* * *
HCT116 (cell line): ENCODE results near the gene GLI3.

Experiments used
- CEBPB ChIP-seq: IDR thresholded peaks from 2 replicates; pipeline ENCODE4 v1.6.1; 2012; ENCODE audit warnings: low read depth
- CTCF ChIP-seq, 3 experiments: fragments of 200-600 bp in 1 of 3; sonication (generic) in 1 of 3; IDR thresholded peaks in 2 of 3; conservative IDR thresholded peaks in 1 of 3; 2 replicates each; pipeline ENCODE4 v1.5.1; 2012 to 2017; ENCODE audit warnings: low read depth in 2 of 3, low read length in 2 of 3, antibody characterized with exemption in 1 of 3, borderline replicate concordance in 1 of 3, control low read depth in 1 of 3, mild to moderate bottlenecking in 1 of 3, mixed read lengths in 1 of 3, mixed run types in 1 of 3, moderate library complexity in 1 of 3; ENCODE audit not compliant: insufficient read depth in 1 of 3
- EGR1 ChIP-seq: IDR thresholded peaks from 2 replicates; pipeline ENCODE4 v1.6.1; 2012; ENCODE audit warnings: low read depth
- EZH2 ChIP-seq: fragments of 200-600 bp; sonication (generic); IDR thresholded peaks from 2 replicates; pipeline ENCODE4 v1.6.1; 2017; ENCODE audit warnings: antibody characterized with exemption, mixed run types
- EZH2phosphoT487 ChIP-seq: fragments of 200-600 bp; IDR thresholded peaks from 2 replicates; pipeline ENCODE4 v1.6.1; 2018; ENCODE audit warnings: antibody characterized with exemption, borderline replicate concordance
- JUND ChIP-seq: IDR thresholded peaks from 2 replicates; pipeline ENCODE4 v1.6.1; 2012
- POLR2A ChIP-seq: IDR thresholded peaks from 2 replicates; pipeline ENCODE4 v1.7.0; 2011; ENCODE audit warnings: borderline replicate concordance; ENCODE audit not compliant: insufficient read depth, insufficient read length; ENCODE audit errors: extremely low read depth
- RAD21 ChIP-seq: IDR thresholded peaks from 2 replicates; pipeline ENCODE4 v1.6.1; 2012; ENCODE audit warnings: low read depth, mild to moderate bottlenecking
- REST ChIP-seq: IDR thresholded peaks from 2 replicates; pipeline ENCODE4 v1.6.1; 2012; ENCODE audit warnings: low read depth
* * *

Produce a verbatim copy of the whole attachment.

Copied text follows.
HCT116 (cell line): ENCODE results near the gene GLI3.

Experiments used
- CEBPB ChIP-seq: IDR thresholded peaks from 2 replicates; pipeline ENCODE4 v1.6.1; 2012; ENCODE audit warnings: low read depth
- CTCF ChIP-seq, 3 experiments: fragments of 200-600 bp in 1 of 3; sonication (generic) in 1 of 3; IDR thresholded peaks in 2 of 3; conservative IDR thresholded peaks in 1 of 3; 2 replicates each; pipeline ENCODE4 v1.5.1; 2012 to 2017; ENCODE audit warnings: low read depth in 2 of 3, low read length in 2 of 3, antibody characterized with exemption in 1 of 3, borderline replicate concordance in 1 of 3, control low read depth in 1 of 3, mild to moderate bottlenecking in 1 of 3, mixed read lengths in 1 of 3, mixed run types in 1 of 3, moderate library complexity in 1 of 3; ENCODE audit not compliant: insufficient read depth in 1 of 3
- EGR1 ChIP-seq: IDR thresholded peaks from 2 replicates; pipeline ENCODE4 v1.6.1; 2012; ENCODE audit warnings: low read depth
- EZH2 ChIP-seq: fragments of 200-600 bp; sonication (generic); IDR thresholded peaks from 2 replicates; pipeline ENCODE4 v1.6.1; 2017; ENCODE audit warnings: antibody characterized with exemption, mixed run types
- EZH2phosphoT487 ChIP-seq: fragments of 200-600 bp; IDR thresholded peaks from 2 replicates; pipeline ENCODE4 v1.6.1; 2018; ENCODE audit warnings: antibody characterized with exemption, borderline replicate concordance
- JUND ChIP-seq: IDR thresholded peaks from 2 replicates; pipeline ENCODE4 v1.6.1; 2012
- POLR2A ChIP-seq: IDR thresholded peaks from 2 replicates; pipeline ENCODE4 v1.7.0; 2011; ENCODE audit warnings: borderline replicate concordance; ENCODE audit not compliant: insufficient read depth, insufficient read length; ENCODE audit errors: extremely low read depth
- RAD21 ChIP-seq: IDR thresholded peaks from 2 replicates; pipeline ENCODE4 v1.6.1; 2012; ENCODE audit warnings: low read depth, mild to moderate bottlenecking
- REST ChIP-seq: IDR thresholded peaks from 2 replicates; pipeline ENCODE4 v1.6.1; 2012; ENCODE audit warnings: low read depth